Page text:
In its "Initial Decision" No. 553 (22 January 2014), a US Securities and Exchange Commission (“SEC”) administrative law court decided that the Chinese affiliates of five international accounting firms breached Section 106 of the US Sarbanes-Oxley Act 2002, in failing to comply with SEC requests for audit documents relating to Chinese companies listed in the US.
In short, the court found that the accounting firms breached Section 106(e) of the Act by apparently "wilfully refusing" to comply with SEC requests for audit papers relating to the firms' audits of 10 Chinese companies listed in the US.
The Big Four firms have announced they will challenge the Initial Decision. The court's decision to suspend the right of the Chinese affiliates of the "Big Four" accounting firms to issue audit reports for US-listed clients for six months does not take effect until the appeal process has concluded (and assuming the appeal is unsuccessful). That could take years.
In the meantime, it is important to keep in mind the following points:
- an appeal should have reasonable prospects of success. First, the court accepted that the statutory meaning of "wilful refusal" was not simple. Second, the court dismissed difficult issues concerning "conflict of laws"; for example, the accounting firms' argument that to comply with the SEC's Section 106 requests could put them in breach of China's national security laws (protecting, among other things, "state secrets"). Third, the judge accepted that supplementary evidence filed by the accounting firms after the court hearing was "potentially exculpatory";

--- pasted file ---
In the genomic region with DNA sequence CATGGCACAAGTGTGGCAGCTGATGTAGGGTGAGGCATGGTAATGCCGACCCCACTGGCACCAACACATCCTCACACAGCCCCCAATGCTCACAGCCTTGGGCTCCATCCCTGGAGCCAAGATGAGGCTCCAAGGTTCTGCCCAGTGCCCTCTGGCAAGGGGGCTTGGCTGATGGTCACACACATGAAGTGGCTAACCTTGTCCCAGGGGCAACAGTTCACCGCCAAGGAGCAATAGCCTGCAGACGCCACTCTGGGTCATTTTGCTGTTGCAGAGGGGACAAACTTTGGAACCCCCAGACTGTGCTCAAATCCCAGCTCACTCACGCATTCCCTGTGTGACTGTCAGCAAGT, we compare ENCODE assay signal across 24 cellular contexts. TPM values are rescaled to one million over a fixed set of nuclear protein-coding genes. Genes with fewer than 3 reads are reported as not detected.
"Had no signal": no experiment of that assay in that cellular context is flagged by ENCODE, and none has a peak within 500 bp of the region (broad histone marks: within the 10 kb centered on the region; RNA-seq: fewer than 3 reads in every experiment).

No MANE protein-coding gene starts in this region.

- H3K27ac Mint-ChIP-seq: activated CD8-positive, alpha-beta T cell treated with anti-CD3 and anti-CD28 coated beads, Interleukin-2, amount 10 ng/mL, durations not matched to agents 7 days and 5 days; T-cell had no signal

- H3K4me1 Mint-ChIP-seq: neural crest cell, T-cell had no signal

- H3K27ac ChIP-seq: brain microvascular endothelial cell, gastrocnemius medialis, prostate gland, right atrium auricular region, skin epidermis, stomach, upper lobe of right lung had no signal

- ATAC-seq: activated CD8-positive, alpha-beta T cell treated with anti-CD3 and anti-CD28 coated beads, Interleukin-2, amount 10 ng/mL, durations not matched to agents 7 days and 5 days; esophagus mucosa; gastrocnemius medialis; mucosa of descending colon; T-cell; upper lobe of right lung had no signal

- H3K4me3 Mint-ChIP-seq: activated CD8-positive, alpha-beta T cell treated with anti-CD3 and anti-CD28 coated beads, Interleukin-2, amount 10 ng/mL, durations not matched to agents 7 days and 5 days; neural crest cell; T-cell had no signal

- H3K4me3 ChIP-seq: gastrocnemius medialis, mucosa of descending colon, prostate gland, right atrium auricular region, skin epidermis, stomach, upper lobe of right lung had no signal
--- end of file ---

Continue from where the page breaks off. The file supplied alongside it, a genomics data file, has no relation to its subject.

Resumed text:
- an issue arises as to whether a suspension is in the public interest, all things considered; for example, the effect it could have on audit clients and investors, not to mention who will perform the audits if the suspension takes effect;
- for now, the Initial Decision should not affect the accounting firms' audits for the current financial year;
- as readers may recall, in May 2013 the US Public Company Accounting Oversight Board, the China Securities Regulatory Commission (“CSRC”) and the Chinese Ministry of Finance entered into a Memorandum of Understanding on Enforcement Cooperation, providing for mutual assistance and the exchange of information to secure compliance with their respective securities laws. It is feasible that the SEC and the CSRC will cooperate further as regards the SEC's requests in this case;
- there are already some signs that diplomacy may save the day. In the week after the Initial Decision and after various documents were produced by the CSRC, the SEC agreed to withdraw its action against Deloitte for alleged failure to comply with a subpoena in connection with its work relating to Longtop Financial Technologies Ltd.
- David Smyth, Senior Partner, Smyth & Co in association with RPC